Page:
On April 22nd, Eastern Sports Club put an end to Kitchee‘s league domination over the last two years and snatched the 2015/16 Hong Kong Premier League title – one round before the end of the season. For the royal blues, this is their first championship win in 20 years and the 5th overall, with the previous ones dating back as far as 1956, 1993, 1994 and 1995.
However, their triumph didn’t come effortlessly. In fact, it took a hard fought 2-1 victory away to South China to finally seal the title. Over the last few weeks, Chan Yuen Ting’s side have appeared to be unsettled and began a trend of conceding goals early in the game – something that was present in their recent disappointing performances against Southern, Kitchee, South China and Yuen Long. The match on Friday almost began with a similar omen.
Just 12 minutes into the game, Ryan Griffiths looked certain to put his side in the lead, but his goal was denied by a controversial offside decision. Even the TV replay couldn’t clarify the situation, underlining once more the poor broadcasting quality of local games. However, this time Eastern were able to translate the early warning signs into some effective play up-front. In the 25th minute, Roberto Affonso’s volleyed cross into the box set up Brazilian Giovane da Silva, and the league’s top scorer was given the simple task of heading the ball straight into the the back of the net. The offside claims by the Caroliners remained unheard, and rightly so, as centre back Malisic remained the last man. The decisive goal came in the 44th minute, when Xu Deshuai’s free kick from the left found – once again – Da Silva’s head, giving goalkeeper Tsang Man Fai no chance to react.
Proceedings settled in the second half, but the game gained some new momentum when Clayton brought down Griffiths in the penalty box, who converted coolly from the spot himself, pulling one back for South China. The rest of the game was a tactical and hot-tempered drama with lots of bookings on both sides, leading to almost 10 minutes of injury time, before the liberating final whistle sounded to definitively hand Eastern the 2015/16 Hong Kong Premier League championship. Most of the 2,300 supporters, who found their way to Tseung Kwan O that Friday night, stayed on to celebrate the first league title since 1995, as the HKFA had already prepared to hand over the trophy that very night. Eventually meeting the high expectations set out for them at the beginning of the season, this victory also lifted a heavy weight off the team’s shoulders, especially after some troublesome weeks that raised doubts about their ability to win the league.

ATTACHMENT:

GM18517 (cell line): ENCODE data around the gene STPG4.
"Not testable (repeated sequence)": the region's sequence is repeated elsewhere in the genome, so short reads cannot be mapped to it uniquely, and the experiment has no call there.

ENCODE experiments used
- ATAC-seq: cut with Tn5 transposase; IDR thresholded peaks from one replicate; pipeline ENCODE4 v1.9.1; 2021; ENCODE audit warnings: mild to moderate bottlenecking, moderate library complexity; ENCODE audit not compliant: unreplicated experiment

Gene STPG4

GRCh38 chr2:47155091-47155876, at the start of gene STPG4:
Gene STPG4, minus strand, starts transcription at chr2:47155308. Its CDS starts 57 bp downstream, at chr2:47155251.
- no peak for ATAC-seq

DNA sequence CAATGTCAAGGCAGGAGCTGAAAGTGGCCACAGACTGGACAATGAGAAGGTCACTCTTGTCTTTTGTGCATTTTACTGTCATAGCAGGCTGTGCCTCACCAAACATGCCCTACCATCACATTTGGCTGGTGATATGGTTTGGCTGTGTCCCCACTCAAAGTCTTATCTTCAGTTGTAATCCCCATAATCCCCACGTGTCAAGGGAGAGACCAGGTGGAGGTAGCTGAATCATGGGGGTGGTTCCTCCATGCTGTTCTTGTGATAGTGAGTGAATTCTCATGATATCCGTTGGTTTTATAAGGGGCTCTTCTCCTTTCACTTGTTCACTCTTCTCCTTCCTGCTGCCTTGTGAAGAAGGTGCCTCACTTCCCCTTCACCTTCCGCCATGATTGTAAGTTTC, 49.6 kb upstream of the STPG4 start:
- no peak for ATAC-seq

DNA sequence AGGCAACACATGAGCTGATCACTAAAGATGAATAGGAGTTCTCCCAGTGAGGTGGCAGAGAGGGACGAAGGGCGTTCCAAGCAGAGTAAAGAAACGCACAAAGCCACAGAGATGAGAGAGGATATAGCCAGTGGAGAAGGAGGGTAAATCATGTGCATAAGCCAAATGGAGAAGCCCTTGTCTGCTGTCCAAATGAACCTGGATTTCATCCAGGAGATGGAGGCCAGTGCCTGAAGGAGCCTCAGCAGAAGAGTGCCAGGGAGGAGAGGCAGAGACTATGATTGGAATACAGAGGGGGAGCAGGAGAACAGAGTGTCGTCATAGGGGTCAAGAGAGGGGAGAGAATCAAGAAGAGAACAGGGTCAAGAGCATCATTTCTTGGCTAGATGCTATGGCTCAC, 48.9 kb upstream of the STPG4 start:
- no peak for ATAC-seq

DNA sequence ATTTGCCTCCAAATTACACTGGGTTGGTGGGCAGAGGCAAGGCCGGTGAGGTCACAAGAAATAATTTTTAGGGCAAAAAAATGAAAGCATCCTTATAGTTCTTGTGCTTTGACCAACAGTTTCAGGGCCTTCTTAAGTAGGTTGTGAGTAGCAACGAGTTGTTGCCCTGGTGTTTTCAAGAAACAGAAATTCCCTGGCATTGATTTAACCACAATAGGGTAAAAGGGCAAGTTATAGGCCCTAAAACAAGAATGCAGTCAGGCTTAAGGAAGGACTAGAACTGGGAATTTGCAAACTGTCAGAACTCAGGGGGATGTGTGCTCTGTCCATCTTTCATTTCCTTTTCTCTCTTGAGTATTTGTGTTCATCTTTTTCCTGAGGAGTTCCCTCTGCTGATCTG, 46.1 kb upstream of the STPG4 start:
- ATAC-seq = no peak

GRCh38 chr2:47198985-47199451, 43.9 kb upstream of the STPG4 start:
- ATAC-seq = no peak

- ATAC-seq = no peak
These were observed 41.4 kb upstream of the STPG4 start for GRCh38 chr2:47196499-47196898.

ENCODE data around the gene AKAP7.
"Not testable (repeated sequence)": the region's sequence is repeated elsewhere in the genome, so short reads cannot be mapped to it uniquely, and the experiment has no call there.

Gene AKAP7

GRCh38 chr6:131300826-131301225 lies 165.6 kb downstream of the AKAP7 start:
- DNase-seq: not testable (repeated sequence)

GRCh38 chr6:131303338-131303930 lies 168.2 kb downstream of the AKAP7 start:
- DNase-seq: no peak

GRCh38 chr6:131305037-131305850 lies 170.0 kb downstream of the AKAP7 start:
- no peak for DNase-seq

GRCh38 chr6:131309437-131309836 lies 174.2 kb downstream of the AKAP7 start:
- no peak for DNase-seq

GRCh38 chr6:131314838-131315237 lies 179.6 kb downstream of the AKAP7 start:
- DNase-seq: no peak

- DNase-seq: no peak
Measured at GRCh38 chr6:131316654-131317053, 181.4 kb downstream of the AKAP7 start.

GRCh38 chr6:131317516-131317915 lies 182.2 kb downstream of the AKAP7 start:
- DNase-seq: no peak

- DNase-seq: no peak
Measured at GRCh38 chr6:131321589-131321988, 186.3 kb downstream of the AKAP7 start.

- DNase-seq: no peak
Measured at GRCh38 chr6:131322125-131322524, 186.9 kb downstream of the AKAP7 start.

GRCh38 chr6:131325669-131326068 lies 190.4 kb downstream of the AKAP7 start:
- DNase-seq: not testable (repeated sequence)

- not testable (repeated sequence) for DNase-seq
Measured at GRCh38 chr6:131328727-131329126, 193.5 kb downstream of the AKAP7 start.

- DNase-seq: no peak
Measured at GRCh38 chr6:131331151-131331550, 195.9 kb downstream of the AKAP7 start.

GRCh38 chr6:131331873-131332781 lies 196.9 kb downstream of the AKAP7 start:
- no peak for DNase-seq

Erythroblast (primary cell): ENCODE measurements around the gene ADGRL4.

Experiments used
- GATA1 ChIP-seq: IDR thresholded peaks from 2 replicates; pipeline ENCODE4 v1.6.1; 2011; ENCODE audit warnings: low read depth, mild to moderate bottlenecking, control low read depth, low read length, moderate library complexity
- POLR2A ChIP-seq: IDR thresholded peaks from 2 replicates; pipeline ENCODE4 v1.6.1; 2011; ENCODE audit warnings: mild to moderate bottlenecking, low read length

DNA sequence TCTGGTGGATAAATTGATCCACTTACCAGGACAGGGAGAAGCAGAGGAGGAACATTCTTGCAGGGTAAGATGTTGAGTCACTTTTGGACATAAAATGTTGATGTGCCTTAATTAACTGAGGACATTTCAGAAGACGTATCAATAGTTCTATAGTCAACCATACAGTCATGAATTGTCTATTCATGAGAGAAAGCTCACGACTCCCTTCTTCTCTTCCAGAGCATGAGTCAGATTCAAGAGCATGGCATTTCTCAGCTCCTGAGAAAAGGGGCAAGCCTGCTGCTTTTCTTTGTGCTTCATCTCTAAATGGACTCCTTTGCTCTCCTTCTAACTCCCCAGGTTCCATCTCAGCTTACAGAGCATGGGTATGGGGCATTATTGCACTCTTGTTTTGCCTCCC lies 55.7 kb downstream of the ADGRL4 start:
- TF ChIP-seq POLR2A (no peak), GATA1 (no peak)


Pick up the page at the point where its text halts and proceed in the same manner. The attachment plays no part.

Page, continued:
Barisic: “We kept fighting!”
Undoubtedly, one of the pillars of Eastern‘s success this year was Croatian-Australian striker Andrew Barisic, who is currently the second top scorer in the league. For him, the troubles of the previous weeks, which saw the blues suffer a humiliation against Kitchee in the League Cup semi-final and to Yuen Long in the FA Cup quarter final, was a matter of exhaustion. The tight schedule “took its toll on the players and their bodies, which finally caught up with us.” Also, despite the difference in resources, the Hong Kong Premier League is not an easy walk. “Everyone wants to beat Eastern, and they always give 120% against us, but I think we really prepared for the South China game like it was a final, and as we showed, we wouldn’t let anyone deter us from winning the league.” Addressing the “secret ingredient” for success this season, Barisic sees the strength of the team in the team spirit. “When we were down we didn’t give up on each other and we kept fighting.” But of course the quality of the players and the available resources shouldn’t be underestimated either. “We have probably the best players in the league and also the best attacking record.” All in all, it was this healthy mixture of camaraderie and the quality of the team that made the difference.